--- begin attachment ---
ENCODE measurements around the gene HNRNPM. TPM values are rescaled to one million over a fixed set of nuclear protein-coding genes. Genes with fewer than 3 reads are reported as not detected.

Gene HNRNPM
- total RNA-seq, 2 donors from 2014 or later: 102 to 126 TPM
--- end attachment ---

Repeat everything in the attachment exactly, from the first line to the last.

ENCODE measurements around the gene HNRNPM. TPM values are rescaled to one million over a fixed set of nuclear protein-coding genes. Genes with fewer than 3 reads are reported as not detected.

Gene HNRNPM
- total RNA-seq, 2 donors from 2014 or later: 102 to 126 TPM